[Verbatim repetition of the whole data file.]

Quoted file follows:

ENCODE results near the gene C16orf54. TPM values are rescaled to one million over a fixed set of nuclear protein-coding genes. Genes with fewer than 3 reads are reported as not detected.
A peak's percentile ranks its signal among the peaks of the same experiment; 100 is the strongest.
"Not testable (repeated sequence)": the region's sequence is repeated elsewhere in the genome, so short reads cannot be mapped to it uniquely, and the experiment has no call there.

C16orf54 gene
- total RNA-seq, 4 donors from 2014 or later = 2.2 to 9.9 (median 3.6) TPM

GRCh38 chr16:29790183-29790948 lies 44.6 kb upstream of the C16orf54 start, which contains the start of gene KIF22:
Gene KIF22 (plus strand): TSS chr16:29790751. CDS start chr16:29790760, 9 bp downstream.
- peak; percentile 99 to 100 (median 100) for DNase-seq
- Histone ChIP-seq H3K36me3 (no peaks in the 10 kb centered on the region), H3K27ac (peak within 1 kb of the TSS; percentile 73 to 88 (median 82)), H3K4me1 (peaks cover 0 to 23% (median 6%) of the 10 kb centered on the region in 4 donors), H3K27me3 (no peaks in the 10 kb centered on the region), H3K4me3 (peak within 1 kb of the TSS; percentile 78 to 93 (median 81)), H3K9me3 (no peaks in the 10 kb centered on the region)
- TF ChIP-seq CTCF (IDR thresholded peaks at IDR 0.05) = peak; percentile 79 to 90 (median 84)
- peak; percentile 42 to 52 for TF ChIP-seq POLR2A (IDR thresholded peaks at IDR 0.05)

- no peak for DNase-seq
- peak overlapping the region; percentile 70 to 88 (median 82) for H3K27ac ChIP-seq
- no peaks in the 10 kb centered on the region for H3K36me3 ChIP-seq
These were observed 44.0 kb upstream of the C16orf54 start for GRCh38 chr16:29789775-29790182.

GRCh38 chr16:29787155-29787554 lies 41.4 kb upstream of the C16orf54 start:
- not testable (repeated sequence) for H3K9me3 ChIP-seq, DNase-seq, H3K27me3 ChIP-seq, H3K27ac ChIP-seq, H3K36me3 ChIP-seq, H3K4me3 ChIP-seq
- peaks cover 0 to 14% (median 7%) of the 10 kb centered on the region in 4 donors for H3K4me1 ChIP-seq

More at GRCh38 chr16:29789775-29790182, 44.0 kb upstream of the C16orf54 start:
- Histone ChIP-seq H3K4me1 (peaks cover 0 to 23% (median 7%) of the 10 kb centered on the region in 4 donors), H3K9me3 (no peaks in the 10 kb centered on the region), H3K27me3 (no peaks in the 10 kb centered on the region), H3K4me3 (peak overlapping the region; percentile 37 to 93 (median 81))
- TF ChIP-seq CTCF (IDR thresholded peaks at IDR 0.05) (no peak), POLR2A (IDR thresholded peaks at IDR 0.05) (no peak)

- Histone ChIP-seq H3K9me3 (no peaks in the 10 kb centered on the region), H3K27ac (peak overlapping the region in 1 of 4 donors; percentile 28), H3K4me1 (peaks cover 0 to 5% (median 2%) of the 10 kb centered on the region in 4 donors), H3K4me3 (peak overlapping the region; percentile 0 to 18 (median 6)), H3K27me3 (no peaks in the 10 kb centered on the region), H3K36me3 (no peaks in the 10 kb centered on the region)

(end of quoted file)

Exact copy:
ENCODE results near the gene C16orf54. TPM values are rescaled to one million over a fixed set of nuclear protein-coding genes. Genes with fewer than 3 reads are reported as not detected.
A peak's percentile ranks its signal among the peaks of the same experiment; 100 is the strongest.
"Not testable (repeated sequence)": the region's sequence is repeated elsewhere in the genome, so short reads cannot be mapped to it uniquely, and the experiment has no call there.

C16orf54 gene
- total RNA-seq, 4 donors from 2014 or later = 2.2 to 9.9 (median 3.6) TPM

GRCh38 chr16:29790183-29790948 lies 44.6 kb upstream of the C16orf54 start, which contains the start of gene KIF22:
Gene KIF22 (plus strand): TSS chr16:29790751. CDS start chr16:29790760, 9 bp downstream.
- peak; percentile 99 to 100 (median 100) for DNase-seq
- Histone ChIP-seq H3K36me3 (no peaks in the 10 kb centered on the region), H3K27ac (peak within 1 kb of the TSS; percentile 73 to 88 (median 82)), H3K4me1 (peaks cover 0 to 23% (median 6%) of the 10 kb centered on the region in 4 donors), H3K27me3 (no peaks in the 10 kb centered on the region), H3K4me3 (peak within 1 kb of the TSS; percentile 78 to 93 (median 81)), H3K9me3 (no peaks in the 10 kb centered on the region)
- TF ChIP-seq CTCF (IDR thresholded peaks at IDR 0.05) = peak; percentile 79 to 90 (median 84)
- peak; percentile 42 to 52 for TF ChIP-seq POLR2A (IDR thresholded peaks at IDR 0.05)

- no peak for DNase-seq
- peak overlapping the region; percentile 70 to 88 (median 82) for H3K27ac ChIP-seq
- no peaks in the 10 kb centered on the region for H3K36me3 ChIP-seq
These were observed 44.0 kb upstream of the C16orf54 start for GRCh38 chr16:29789775-29790182.

GRCh38 chr16:29787155-29787554 lies 41.4 kb upstream of the C16orf54 start:
- not testable (repeated sequence) for H3K9me3 ChIP-seq, DNase-seq, H3K27me3 ChIP-seq, H3K27ac ChIP-seq, H3K36me3 ChIP-seq, H3K4me3 ChIP-seq
- peaks cover 0 to 14% (median 7%) of the 10 kb centered on the region in 4 donors for H3K4me1 ChIP-seq

More at GRCh38 chr16:29789775-29790182, 44.0 kb upstream of the C16orf54 start:
- Histone ChIP-seq H3K4me1 (peaks cover 0 to 23% (median 7%) of the 10 kb centered on the region in 4 donors), H3K9me3 (no peaks in the 10 kb centered on the region), H3K27me3 (no peaks in the 10 kb centered on the region), H3K4me3 (peak overlapping the region; percentile 37 to 93 (median 81))
- TF ChIP-seq CTCF (IDR thresholded peaks at IDR 0.05) (no peak), POLR2A (IDR thresholded peaks at IDR 0.05) (no peak)

- Histone ChIP-seq H3K9me3 (no peaks in the 10 kb centered on the region), H3K27ac (peak overlapping the region in 1 of 4 donors; percentile 28), H3K4me1 (peaks cover 0 to 5% (median 2%) of the 10 kb centered on the region in 4 donors), H3K4me3 (peak overlapping the region; percentile 0 to 18 (median 6)), H3K27me3 (no peaks in the 10 kb centered on the region), H3K36me3 (no peaks in the 10 kb centered on the region)